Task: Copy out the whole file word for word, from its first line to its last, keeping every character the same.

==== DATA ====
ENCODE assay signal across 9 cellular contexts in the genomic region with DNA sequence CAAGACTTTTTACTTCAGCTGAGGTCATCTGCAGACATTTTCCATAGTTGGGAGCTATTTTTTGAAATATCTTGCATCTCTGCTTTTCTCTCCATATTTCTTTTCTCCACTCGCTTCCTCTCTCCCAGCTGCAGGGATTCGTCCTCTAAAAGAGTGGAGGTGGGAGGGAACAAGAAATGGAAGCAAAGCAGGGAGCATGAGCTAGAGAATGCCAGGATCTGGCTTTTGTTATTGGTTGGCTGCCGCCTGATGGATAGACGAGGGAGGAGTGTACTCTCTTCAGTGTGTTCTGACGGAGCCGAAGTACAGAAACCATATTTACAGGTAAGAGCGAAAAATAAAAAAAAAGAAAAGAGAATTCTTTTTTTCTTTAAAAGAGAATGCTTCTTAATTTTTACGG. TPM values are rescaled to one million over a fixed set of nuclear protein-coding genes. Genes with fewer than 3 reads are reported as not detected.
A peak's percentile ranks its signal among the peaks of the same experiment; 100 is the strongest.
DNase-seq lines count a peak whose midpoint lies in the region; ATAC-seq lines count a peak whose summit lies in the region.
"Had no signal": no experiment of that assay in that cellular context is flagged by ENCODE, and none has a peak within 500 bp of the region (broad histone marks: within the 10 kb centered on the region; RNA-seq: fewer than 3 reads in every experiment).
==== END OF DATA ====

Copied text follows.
ENCODE assay signal across 9 cellular contexts in the genomic region with DNA sequence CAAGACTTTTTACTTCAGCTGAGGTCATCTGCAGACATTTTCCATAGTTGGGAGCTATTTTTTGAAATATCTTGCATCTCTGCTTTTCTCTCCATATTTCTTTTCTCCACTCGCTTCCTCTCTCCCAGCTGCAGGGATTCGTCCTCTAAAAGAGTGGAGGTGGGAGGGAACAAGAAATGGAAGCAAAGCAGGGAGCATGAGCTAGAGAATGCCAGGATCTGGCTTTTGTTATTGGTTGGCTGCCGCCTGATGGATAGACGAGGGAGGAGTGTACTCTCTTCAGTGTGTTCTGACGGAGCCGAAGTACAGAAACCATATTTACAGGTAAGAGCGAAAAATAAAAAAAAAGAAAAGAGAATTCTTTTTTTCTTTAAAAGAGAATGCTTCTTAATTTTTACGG. TPM values are rescaled to one million over a fixed set of nuclear protein-coding genes. Genes with fewer than 3 reads are reported as not detected.
A peak's percentile ranks its signal among the peaks of the same experiment; 100 is the strongest.
DNase-seq lines count a peak whose midpoint lies in the region; ATAC-seq lines count a peak whose summit lies in the region.
"Had no signal": no experiment of that assay in that cellular context is flagged by ENCODE, and none has a peak within 500 bp of the region (broad histone marks: within the 10 kb centered on the region; RNA-seq: fewer than 3 reads in every experiment).